Okay, so there was a two-year gap between the previous Dragonfly post and the one before that. And then from that last post to now, a nine-month gap. Has any project ever hung fire so much?
It's been so long, in fact, there may be readers who have never seen a Dragonfly post. To those friends, let me explain: I'm blogging my first poetry collection page by page, or rather, poem by poem with commentary on craft or the circumstances surrounding the composition of the poem, etc. At the bottom of each post, you'll see a little box at bottom right that will help you navigate to the initial Dragonfly post (from late 2008), the table of contents, and so on.
This next poem in the book is thematically related to the previous poem since both deal with gambling.
This poem may also be connected to my MFA professor David Wojahn's assignment to write a poem in which a family member meets a celebrity. I didn't write this until several years after I was David's student, but there it is. Some of you may know of that famous Wojahn assignment, which has been published here and there.
What else can I say? It's a sestina. Google that word or click on the word "sestina" in the labels below. I wrote a decent blog post on the sestina in March 2009.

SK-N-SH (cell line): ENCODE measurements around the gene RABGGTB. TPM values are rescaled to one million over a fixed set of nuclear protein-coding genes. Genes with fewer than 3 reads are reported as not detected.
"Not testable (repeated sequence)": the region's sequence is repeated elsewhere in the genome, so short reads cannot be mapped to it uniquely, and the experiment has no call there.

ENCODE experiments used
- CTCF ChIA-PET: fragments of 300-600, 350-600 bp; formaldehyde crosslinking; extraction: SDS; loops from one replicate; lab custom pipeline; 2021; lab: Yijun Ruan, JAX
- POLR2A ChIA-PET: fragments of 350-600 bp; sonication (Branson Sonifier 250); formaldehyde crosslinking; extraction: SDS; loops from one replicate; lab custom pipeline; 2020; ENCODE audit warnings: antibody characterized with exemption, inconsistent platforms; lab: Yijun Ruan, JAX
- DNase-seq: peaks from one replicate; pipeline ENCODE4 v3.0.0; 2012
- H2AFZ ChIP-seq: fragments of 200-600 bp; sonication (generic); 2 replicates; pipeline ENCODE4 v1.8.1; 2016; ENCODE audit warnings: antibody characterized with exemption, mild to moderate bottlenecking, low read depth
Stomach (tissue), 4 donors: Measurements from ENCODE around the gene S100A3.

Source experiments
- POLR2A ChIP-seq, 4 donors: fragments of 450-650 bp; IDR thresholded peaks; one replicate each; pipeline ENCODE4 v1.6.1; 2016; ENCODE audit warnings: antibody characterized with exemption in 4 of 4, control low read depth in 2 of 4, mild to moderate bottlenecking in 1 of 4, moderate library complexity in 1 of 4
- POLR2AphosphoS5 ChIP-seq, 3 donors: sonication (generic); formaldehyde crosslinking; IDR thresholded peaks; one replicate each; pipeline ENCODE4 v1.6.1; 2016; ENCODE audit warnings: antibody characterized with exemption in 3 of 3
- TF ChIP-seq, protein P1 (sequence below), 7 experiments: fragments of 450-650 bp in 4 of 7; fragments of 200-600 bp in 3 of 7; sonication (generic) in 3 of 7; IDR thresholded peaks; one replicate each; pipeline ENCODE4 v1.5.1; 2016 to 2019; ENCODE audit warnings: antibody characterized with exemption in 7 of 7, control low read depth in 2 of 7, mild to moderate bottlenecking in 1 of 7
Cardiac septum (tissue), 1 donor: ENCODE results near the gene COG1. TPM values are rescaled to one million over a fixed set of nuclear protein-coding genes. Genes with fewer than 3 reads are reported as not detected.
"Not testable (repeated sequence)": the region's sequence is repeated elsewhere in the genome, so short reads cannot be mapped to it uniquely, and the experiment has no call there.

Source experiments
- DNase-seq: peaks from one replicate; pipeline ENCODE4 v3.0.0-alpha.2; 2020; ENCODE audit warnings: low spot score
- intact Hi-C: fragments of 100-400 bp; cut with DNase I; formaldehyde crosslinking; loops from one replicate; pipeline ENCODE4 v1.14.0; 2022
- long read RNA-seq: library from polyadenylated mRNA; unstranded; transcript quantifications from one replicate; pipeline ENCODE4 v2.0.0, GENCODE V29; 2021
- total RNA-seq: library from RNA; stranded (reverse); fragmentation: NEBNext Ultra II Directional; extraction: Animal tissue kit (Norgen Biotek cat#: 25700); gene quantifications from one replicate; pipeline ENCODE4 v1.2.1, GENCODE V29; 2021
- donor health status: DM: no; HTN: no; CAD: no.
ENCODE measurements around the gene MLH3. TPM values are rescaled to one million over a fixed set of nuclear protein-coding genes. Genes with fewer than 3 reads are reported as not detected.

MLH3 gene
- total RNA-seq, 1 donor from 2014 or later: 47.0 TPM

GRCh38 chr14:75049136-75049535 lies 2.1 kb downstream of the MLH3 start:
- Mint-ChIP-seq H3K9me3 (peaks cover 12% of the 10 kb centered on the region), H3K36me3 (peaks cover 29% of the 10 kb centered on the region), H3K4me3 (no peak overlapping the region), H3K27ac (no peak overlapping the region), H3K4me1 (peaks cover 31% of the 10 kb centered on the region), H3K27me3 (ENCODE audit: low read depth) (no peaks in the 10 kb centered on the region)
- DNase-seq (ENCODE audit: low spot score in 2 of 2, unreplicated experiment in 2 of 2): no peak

Let's see . . . that picture of Elvis above is from a Sun Records promotional photo when he was 19. I tried to find an image of Presley that's not well known. I borrowed it from Wikipedia; click on it for more info. The picture's in the public domain.
There's a small anecdote connected to this poem for me. I was a visiting writer at the William Joiner Center for the Study of War and Social Consequences, at UMass Boston during the '90s, and I performed this poem, among others, at a reading. During the Q&A, a well-known scholar and historian of the Vietnam war called me out for sexism, citing the portrayal of the character of the showgirl as evidence. I felt bad about that for quite a long while, but really, if one were to write from the point of view of a mass murderer, does that make one a mass murderer? The showgirl is, admittedly, a static, undeveloped character who is shown only as silly arm candy for Elvis. But her purpose in the poem, as an image, as a device, is to characterize Elvis's womanizing and to oppose his character to that of Uncle Ray. I'd love to hear some thoughts about this question, if you wouldn't mind posting a comment about it below.
Oh, one other thing, the phrase "cruelly handsome" above was originally "brutally handsome" in the book. I think, though, that I unconsciously lifted that from the Eagles. Hence the alteration.
Okay, that's all for now. Comment below, won't you? About anything, please. Thanks. Ingat.
Added 5/8/2012: Yesterday, I mentioned that the Wojahn assignment had been published. Here's the scoop: "The Night Aunt Dottie Caught Elvis's Handerchief When He Tossed It from the Stage of the Sands in Vegas," a poetry-writing exercise by David Wojahn, from The Practice of Poetry: Writing Exercises From Poets Who Teach, edited by Robin Behn and Chase Twichell. Lots of great exercises in this book . . . worth picking up.
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